55% of respondents to the NZ Event Associations latest survey stated that the recent COVID-19 response has had a considerable financial impact on their organisation, whilst a further 23% stated that it had a moderate financial impact. The organisations that were willing to share their financial impact reported losses of up to $2 million dollars each with an average loss of $167 thousand per organisation, and total losses of $17.5 million.
This represents just a small portion of the industry and considering the significant size of the event sector, the total financial impact will undoubtedly be many orders of magnitude higher. Whilst this reflects a big hit to the sector, should higher alert levels remain then the impact will only worsen as we move into spring and summer, traditionally the busiest time for events.
Due to the time of year, mainly business events, conferences, exhibitions and trade shows have been affected – many representing millions in lost commerce for other industries as well as the direct effects on the events sector and its supply chain including The Baby Show, Spring Gift & Homewares Fair, Auckland Boat Show and iconic leisure events like WOW, AIMS Games, Land Rover Horse of Year, sixteen performances of Mary Poppins, and the Auckland Marathon. In addition, events such as New Zealand Fashion Week, Motorhome Show, Home Shows, Armageddon Expo (just to name a few) have been put on hold until further alert levels are announced.
The Events Sector is likely experiencing the greatest consequences from the COVID-19 response of any industry, many events can realistically only take place at level 1 and the uncertainty is causing event professionals to leave the sector, ultimately the viability of the industry is now significantly jeopardised.
Long-term, the sector is already facing a skills shortage with many event professionals having already left the industry due to COVID-19 impacts. More are likely to follow. This shortage is the result of redundancies, the lack of access to international talent, and general uncertainly about the industry’s future. This is particularly concerning with recruitment and planning underway for significant major events such as the ICC Women’s Cricket World Cup 2022, Rugby World Cup 2021 and the FIFA Women’s World Cup 2023, all of which have received Government investment.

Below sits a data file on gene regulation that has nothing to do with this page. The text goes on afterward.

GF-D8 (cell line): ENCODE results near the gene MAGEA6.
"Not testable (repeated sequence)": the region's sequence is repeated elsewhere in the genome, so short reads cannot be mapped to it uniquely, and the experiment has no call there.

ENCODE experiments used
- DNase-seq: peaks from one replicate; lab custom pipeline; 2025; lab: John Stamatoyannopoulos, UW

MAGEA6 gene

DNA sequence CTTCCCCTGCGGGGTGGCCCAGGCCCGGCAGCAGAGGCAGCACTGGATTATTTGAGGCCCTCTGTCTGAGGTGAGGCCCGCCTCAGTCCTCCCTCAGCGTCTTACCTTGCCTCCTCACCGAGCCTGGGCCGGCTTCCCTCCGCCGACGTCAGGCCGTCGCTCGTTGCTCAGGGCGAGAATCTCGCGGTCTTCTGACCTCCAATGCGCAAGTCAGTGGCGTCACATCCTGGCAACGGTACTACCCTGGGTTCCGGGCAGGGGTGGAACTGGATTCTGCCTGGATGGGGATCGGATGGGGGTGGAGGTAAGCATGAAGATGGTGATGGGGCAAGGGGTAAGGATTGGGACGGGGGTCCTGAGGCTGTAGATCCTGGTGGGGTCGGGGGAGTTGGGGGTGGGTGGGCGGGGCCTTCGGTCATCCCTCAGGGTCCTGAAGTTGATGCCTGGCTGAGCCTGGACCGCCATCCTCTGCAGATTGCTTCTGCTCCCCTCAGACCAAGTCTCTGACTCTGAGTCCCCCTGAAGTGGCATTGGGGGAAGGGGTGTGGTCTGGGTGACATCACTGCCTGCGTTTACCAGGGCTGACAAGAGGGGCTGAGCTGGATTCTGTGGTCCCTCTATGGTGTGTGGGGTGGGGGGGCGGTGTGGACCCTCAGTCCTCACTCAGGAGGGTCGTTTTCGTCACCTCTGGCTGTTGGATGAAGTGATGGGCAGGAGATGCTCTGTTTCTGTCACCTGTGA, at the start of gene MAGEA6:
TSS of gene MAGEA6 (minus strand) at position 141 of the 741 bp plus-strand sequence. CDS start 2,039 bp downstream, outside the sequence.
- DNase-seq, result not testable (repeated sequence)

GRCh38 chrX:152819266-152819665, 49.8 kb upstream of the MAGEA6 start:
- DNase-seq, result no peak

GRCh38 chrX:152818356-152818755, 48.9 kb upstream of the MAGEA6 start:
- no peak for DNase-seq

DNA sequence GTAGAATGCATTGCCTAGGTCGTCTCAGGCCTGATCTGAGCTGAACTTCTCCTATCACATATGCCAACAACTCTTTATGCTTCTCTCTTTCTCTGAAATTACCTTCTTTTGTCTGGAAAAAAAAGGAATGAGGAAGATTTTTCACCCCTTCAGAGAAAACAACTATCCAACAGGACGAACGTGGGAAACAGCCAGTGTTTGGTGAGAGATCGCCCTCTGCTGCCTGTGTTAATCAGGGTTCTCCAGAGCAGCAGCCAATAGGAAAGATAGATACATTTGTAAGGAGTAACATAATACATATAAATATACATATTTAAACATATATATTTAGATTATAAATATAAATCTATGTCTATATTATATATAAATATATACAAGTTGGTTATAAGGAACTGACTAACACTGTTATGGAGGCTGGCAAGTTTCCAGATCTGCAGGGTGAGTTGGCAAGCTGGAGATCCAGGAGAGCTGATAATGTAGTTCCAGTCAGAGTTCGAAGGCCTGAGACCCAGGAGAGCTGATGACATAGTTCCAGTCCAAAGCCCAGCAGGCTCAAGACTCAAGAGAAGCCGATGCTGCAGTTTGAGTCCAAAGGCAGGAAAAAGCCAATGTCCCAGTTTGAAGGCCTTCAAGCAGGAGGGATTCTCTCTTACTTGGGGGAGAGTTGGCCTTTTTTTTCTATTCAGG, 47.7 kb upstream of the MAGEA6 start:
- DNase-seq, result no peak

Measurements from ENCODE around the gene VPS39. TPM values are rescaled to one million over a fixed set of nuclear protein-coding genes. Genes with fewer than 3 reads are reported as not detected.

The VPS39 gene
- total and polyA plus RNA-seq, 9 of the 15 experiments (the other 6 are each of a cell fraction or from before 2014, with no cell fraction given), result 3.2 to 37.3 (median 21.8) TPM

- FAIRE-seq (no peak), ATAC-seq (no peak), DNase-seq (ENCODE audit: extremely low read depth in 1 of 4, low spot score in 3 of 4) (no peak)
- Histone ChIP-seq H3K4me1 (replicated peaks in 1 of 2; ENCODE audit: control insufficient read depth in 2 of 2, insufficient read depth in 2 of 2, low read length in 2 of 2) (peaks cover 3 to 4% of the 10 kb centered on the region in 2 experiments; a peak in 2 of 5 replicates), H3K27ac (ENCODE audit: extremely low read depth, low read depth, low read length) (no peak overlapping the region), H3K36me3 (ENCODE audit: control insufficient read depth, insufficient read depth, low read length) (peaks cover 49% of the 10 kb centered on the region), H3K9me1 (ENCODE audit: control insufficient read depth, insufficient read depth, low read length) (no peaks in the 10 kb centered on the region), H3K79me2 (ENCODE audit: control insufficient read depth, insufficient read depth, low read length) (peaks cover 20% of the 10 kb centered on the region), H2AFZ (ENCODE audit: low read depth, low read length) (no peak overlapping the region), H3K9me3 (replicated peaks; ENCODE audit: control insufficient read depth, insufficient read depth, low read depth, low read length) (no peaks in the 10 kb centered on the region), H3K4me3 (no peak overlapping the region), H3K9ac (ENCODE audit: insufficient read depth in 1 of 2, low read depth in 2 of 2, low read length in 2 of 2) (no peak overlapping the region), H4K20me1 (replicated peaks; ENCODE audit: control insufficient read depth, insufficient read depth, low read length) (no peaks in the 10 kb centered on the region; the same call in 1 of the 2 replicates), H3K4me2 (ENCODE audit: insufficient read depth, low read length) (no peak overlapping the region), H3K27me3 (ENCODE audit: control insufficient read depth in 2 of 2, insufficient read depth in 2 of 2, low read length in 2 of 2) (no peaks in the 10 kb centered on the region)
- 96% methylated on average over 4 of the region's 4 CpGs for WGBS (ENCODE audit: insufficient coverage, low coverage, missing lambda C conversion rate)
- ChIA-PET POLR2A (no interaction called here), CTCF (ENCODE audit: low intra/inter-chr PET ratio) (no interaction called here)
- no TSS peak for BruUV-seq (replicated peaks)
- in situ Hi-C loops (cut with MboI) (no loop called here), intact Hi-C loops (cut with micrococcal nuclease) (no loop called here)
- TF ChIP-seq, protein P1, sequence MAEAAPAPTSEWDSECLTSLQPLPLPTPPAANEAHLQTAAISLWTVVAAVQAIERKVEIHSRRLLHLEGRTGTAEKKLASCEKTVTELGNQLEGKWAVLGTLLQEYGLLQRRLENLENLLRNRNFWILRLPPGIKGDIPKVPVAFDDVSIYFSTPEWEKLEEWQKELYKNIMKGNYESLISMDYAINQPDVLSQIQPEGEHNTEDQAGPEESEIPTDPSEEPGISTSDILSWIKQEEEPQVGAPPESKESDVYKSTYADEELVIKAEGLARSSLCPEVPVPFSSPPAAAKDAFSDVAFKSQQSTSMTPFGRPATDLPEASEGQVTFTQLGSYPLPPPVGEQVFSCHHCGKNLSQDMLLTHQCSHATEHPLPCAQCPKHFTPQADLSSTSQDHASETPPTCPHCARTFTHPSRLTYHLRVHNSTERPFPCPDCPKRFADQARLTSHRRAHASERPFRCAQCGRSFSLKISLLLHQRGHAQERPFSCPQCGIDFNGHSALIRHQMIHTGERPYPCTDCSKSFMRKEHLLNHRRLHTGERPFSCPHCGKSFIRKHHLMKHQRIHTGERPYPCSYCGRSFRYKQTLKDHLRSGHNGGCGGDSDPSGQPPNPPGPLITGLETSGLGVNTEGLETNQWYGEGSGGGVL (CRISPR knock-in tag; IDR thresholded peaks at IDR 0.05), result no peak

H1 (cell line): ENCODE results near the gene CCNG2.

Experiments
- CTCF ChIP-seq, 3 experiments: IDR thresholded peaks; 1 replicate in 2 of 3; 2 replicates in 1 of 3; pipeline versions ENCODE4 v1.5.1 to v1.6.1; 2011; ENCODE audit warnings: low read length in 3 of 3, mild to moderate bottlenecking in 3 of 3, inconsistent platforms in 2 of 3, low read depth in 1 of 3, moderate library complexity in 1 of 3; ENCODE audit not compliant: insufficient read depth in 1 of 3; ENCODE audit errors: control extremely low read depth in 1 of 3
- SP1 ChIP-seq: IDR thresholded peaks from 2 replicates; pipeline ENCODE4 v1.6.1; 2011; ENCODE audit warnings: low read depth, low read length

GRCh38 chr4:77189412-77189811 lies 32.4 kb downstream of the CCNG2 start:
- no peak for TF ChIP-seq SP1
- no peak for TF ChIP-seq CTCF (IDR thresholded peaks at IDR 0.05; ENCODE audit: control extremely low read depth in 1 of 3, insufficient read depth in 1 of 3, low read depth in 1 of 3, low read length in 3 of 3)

The events industry continues to be heavily impacted by lockdowns and many operators are particularly concerned considering the latest statement from Dr Bloomfield stating that more than 90 per cent of people would need to be vaccinated before officials could be confident of moving to Level 1.
The NZ Events Association is urgently requesting government support:
Targeted and extended financial support as currently “not fit for purpose”:
Event professionals are effectively faced with zero revenue from the very beginning of an outbreak, until the very end – at best. The reality is that the ongoing uncertainly, coupled with event planning lead-times, results in impacts well beyond the end of an outbreak. A targeted fund is proposed for event businesses and its supply chain proportionate to the decline in revenue due to COVID-19-cancelled events when compared to pre-COVID-19 turnover.
A risk-based approach to events at Alert Level 2:
This recognises that not all events present the same level of risk. As signalled since mid-2020, events can take place safely under a prescribed COVID-19 management framework at Alert Level 2 with industry-led guidelines for risk minimisation. A pertinent comparison is shopping malls permitted to trade at Alert Level 2, yet they have far fewer controls around crowd movement, record keeping, infection prevention, etc, than an event such as a tradeshow or exhibition can achieve. Events are ticketed so contact tracing is not an issue.
A Government-backed insurance scheme for events:
Given the risks of future Alert Level changes preventing the delivery of events and with plenty of buy-in from the Events Sector, the Government has been asked to underwrite events for $50 million providing a safety net for events professionals from COVID-19-related impacts. This in return would ensure events a key driver of economic and regional development as well as a significant contributor to tourism at all levels (With one third of domestic tourism driven by people attending events). This is on top of the much-needed social well-being for all New Zealanders with events helping to improve social cohesion, community spirit and pride.
Adding ‘tools to the event toolbox’:
Such as rapid COVID-19 testing (i.e. Rapid Antigen Testing) at events to work alongside the country’s increasing vaccination rates on top of the now mandatory record keeping for indoor events.
Improved MIQ systems:
More spots in MIQ with a consistent, fair and speedy system which would enable the critical long-term planning events professionals need to secure international talent and participants.
“Without clear and concrete measures in place ahead of the peak events season, de Fontenay says, the Government runs the risk of losing its capability, expertise and its supply chain which have been instrumental in driving investment, economic and social benefits, domestic tourism (and international tourism when our borders open again) and delivering on a world class event industry that Kiwis more than ever need within this period of COVID-19 Delta variant induced austerity”.